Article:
Oakdale's Henry Porter, shown here with blood in his mouth, captured his first Sac-Joaquin Section Masters championship, defeating Patterson's Noah Mirelez in the 132-pound final on Saturday, Feb. 16, 2019. (Ike Dodson)

A wrestling legacy: Oakdale's Porter continues family dynasty at Masters

Ron Agostini

STOCKTON – All Kyle Porter wants for his son is to be his own wrestler.

Don’t be intimidated by Dad’s legacy, warns the father. Be your own man, of course, and establish our own identity, on the mat and off.

“He’s making the transition from being my son to being his own wrestler,” Kyle Porter said. “He’s owning what he does on the mat. He owns it now.”

Henry Porter, the son, set his own course Saturday at the Sac-Joaquin Section Masters Championships. He’s heard his entire life about his father’s twin state titles for Hughson (1991 and ’92), and the son knows in his heart he can answer.

Porter, the Oakdale sophomore armed with all that wrestling lineage, is filling his own trophy case. The 2018 state finalist claimed his first Masters title (132) after arguably the day’s most thrilling final, an 8-6 stress test in overtime over Patterson senior Noah Mirelez.

Mirelez and Porter split two matches this season, and the tie-breaker produced even more excitement. Porter led 5-1 before Mirelez countered and drew even 6-6 with 16 seconds left in the third round. Porter’s eventual takedown decided everything, though mutual respect already was achieved.

“Noah is a good competitor and a nice kid,” Porter said. He’s a strong guy, a little light for his weight. We had a great match.”

 Wrestling runs in Porter’s blood on both sides of his family. Doug Porter, Kyle’s father, coached Hughson through its 1990s dynasty which featured another two-time state champ – current Oakdale coach Steve Strange. To top if off, Aaron Porter, an uncle, was a state medalist.

Henry said the best advice he ever received from his father was to “stay calm and wrestle your match. Attack and keep moving and wrestle through every position.”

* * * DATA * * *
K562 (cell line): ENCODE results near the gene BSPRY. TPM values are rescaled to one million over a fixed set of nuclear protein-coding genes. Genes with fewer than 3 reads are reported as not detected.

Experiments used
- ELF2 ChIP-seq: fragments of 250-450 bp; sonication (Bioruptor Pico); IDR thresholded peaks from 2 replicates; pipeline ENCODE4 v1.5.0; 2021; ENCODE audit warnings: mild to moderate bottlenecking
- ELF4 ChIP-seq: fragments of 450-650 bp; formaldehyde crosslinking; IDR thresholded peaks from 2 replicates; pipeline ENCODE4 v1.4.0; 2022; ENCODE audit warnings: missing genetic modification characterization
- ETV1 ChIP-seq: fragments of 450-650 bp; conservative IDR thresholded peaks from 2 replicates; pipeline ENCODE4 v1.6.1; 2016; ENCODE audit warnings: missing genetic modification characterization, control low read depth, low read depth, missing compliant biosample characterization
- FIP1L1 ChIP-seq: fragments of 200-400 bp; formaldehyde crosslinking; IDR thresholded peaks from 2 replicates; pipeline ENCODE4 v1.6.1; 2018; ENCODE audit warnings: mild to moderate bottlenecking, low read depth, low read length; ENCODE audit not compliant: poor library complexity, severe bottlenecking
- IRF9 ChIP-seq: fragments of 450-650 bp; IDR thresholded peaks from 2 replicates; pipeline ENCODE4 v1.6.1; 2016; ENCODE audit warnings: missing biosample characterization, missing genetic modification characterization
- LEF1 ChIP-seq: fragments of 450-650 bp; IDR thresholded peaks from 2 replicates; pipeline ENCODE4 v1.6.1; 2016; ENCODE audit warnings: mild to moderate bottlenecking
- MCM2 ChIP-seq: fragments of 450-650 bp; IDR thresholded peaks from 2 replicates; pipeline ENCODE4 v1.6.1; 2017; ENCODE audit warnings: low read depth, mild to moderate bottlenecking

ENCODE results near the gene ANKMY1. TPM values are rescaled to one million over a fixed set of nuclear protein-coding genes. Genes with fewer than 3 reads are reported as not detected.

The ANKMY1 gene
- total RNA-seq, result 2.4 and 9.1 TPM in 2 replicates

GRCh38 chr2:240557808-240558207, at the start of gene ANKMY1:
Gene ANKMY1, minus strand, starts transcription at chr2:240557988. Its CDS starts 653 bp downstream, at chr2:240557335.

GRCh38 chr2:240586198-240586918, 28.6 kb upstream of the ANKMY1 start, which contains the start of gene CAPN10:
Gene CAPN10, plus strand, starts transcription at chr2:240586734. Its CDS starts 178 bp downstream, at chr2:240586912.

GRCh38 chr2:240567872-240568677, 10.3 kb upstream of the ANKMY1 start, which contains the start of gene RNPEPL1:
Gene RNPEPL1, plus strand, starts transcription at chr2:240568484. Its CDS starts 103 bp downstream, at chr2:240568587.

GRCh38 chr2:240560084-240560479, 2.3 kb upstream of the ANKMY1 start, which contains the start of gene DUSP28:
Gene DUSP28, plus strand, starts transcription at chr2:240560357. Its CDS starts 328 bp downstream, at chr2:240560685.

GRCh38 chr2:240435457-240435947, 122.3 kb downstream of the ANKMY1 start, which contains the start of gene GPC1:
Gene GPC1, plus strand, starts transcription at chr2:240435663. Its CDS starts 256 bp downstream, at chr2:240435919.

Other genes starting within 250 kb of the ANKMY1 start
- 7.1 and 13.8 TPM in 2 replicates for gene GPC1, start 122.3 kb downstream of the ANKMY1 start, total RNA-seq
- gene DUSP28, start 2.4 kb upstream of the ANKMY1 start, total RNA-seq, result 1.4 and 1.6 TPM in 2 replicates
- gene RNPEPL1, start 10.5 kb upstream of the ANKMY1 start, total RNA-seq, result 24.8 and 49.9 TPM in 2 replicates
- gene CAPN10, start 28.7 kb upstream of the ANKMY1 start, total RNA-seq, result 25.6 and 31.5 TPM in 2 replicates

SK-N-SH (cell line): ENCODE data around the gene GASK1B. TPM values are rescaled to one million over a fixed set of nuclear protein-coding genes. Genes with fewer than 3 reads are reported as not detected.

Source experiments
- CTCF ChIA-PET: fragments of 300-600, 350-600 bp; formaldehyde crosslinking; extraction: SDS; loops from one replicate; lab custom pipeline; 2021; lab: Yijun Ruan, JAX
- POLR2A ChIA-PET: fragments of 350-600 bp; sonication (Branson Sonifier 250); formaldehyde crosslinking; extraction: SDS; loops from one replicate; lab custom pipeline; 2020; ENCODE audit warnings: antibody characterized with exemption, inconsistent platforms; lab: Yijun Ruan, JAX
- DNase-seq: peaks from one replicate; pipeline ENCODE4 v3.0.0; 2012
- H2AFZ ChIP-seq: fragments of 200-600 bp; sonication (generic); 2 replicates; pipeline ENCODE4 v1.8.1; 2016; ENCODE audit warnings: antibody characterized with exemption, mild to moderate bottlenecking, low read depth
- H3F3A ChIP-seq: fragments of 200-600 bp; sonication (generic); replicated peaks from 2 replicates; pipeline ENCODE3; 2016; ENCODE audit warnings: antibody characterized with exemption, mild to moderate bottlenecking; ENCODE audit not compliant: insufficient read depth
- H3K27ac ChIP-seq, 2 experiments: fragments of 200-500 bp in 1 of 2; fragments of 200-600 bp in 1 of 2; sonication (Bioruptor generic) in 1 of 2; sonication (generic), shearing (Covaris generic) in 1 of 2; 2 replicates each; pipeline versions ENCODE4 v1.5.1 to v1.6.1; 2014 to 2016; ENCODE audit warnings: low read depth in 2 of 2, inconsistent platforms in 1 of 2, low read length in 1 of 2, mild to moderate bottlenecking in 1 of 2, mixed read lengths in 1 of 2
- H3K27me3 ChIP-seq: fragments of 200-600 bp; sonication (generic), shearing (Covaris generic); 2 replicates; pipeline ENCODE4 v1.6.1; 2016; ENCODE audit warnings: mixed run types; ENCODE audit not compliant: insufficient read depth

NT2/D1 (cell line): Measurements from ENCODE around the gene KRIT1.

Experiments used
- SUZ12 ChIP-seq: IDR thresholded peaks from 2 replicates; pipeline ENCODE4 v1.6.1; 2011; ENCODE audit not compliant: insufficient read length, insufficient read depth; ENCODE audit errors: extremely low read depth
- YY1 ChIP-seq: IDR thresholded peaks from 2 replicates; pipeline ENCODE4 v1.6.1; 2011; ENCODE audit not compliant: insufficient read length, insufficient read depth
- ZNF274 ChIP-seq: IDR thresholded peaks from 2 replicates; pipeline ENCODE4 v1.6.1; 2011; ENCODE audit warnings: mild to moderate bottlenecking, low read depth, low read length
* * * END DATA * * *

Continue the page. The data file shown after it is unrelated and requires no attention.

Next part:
Today, Strange orchestrates a powerful Oakdale program which bows to only one team in the section – Vacaville. The Mustangs totaled a school-record 222 points, far more than they collected while winning in 2011, and vaulted Porter and seniors Rickey Torres (138), Gabe Martinez (170) and Cody Golding (195) to the top of the podium. That 222 would have won all but two Masters titles since 2005. The Oakdale contingent, located near the top of the bleachers at Delta College's Blanchard Gym, jumped to their feet when Torres pinned Elk Grove's Kendall Frank in only 1:06.

Nevertheless, Oakdale settled for runner-up honors behind Vacaville with a section-record 262. The Bulldogs, led by champions T.J. Ruiz and Tyee Ducharme (152), built a first-day lead and rode lethal depth to their 10th Masters title in the last 13 years.

“The first day was almost a perfect day for us, and we were still down,” said Strange, who watched eight of his wrestlers reach the semifinals (they went 5-3). “It’s tough treading in this meet.”

Oakdale will send nine of the area’s 28 qualifiers to the CIF State Championships next Thursday through Saturday at Bakersfield’s Rabobank Arena.

The section’s best sweated and toiled for about 16 hours spread over two days at Delta.  After all that hard work, the top six in each weight class will advance to Bakersfield.

Aside from Oakdale, the city of Turlock rose to section prominence. Turlock High and Pitman each annexed two champions – Izzy Tubera (113) and Sammy Silveria (145) for the Pride, and Adrian Heras (126) and heavyweight Michael Jeffus for the Bulldogs.

Jeffus, in another tie-breaker showdown, burnished his impressive credentials by edging Vista del Lago’s Justin Ramos 3-2 for the title. That gives Jeffus a 3-2 lead over his rival. The win also lifted Turlock to a sixth-place finish, five points better than seventh-place Pitman. El Capitan of Merced placed 10th.

Earning berths in the finals only to be beaten were Oakdale’s Seth Borba (145), Pitman’s Kendall LaRosa (160) and Donovan Giangregorio of Calaveras (170).

For the Porters, they’ll again gather in Bakersfield and root on the latest family star. The father no doubt sees a little of himself in Henry.

“He puts in a lot of work and trusts the process,” Kyle Porter said. “It’s nice to see the benefits come.”